Yesterday was Mother’s Day, and while I didn’t write a super sappy post on Facebook about motherhood, my mama, or all the great moms in my life, I did want to take a moment on here to reflect. I have found that life is impossible unless you have a support system. Family, friends, anyone who will help you see the light when it’s dark & will lift the load off your shoulders so you can breathe for a second. It’s taken me awhile, but I have found my village here in the PacNW. My tribe, my Girl Gang. This group of women work with me, and half of them are mamas. They helped Little Bee and I get through some super tough behavior/emotional issues last year. They understand the highs and lows of being an early childhood educator as well as a mom. Some of them understand the never ending battle of dealing with an ex who refuses to co-parent. But most importantly, they let me be my weird, moody self and love me for it. They listen to my outbursts of frustrations and try to lift me up when life has me hammered down into the ground. They encourage me to get out of the house when I become too wrapped up in my head, and they shove a glass of wine or a yummy GF snack or a cup of coffee in my hand when I am just DONE. They love my child as their own and cheer on my relationship. These women have pulled me through some tough times with (inappropriate) humor, grace, 90s alt music, and love. I’ve never been a girl who has a lot of friends, and usually my friendships fizz out after a few years because….well God, who really knows? Apparently I’m really hard to befriend. But I can understand that. This Gang though, this is legit. This is some serious girl power going on. There is some serious “mamas leaning on each other to survive the shit show of our lives” action happening.

Unless you have been in the trenches of single motherhood, you can never fully grasp the heart wrenching exhaustion of always been ON all the time. The stress and pressure and non-stopĀ fearĀ that single mother’s face can be suffocating, unless there is someone who understands. Someone who listens, someone who says “I get it, I’m there too.” Although I’m a little more removed from that war zone now, my scars are still deep and I still know. Even the girls who aren’t mothers step up when we’re floundering and say “hey let me take the kiddo for an hour or so” or agree to babysit until uIMG_2308ngodly hours of the night so I can go see a show. Life would be so hard without them. I never thought I’d have a support like this, outside of my mother. I have close friends that I love dearly and still keep in regular contact with. They are part of my tribe too, although they are scattered across the country. These particular women though are here with me, day in and day out, and much more accessible in times of crisis or joy.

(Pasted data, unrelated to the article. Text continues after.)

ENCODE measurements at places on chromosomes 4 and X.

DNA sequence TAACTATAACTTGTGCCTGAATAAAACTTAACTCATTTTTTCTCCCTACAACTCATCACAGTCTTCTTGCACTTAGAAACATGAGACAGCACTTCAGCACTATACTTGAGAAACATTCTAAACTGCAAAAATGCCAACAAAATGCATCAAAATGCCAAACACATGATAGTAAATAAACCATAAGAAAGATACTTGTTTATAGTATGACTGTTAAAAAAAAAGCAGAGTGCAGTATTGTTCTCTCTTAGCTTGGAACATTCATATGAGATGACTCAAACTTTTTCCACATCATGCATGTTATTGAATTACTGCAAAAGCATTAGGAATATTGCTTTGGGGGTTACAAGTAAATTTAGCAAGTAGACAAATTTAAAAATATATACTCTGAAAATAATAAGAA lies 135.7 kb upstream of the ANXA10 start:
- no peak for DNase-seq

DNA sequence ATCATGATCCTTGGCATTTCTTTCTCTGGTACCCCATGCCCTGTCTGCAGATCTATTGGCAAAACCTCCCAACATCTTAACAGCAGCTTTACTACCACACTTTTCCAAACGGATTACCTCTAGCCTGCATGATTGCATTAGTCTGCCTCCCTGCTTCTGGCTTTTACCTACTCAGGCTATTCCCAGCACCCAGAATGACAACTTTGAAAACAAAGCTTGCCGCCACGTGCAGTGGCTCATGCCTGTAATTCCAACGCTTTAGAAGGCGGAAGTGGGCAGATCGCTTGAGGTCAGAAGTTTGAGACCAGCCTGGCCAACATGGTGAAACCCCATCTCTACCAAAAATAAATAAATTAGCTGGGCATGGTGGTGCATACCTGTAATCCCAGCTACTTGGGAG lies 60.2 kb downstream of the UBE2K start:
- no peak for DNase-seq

Saturday we had a get together at my friend’s house, that ended up being a Mother’s Day sleepover. 3 adults and 5 kiddos and lots of laughter. We drunk dancedĀ to 90’s music in the kitchen, ate homemade chili at like 10pm and took turns getting everybody’s children to sleep. It was oddly cathartic and empowering to finally be surrounded by women who are in the same stage of life as I am. Nearing the end of our twenties wondering how the FUCK did I get here and what do I do now?? How do I keep my family safe and stable and not forget who I am? We woke up Sunday morning (Mother’s Day) waaaaaaay too early for the amount of alcohol we drank, and immediately began tending to the needs of bright-eyed kiddos we kept tripping over. Diapers, breakfast, cartoons, juice. All while laughing over pieces of the night and downing black coffee as fast as possible. Ā It occurred to me then that this is why women of most cultures band together and raise each others children together. It’s easier. It’s way more fun. It’s safer. I feel like here in the Western world, we are so busy trying to be the perfect Pinterest mom and have the perfect All-American family that we end up isolating ourselves and alienating other women who want to help. Our egos are blockingĀ our personal saviors. If we could just say “ya know what? I’m so fucking broken and lost I don’t know what to do. I’ve made mac&cheese for four nights in a row and have no clean laundry in my house. But my kids are happy and alive” a lot more women would start peeking around the corners whispering “you too?” We have to be REAL with each other if we want to build the support system that we need to thrive. Not just mothers, but ALL women! Authenticity builds the village. And it takes a village to survive this day and age.

So to all the mamas out there, no matter what stage of life you’re in: I see you. I know you. You are enough, just as you are.
I’m here if you need me. And to all those amazing sisters who aren’t mothers, but are there without judgements for your friends who are: God bless you. You are an angel on earth and your love means more to her than you will ever know. Stay by her side with open ears and an open heart. She will need a new perspective to help through some situations.


(image via Pinterest)


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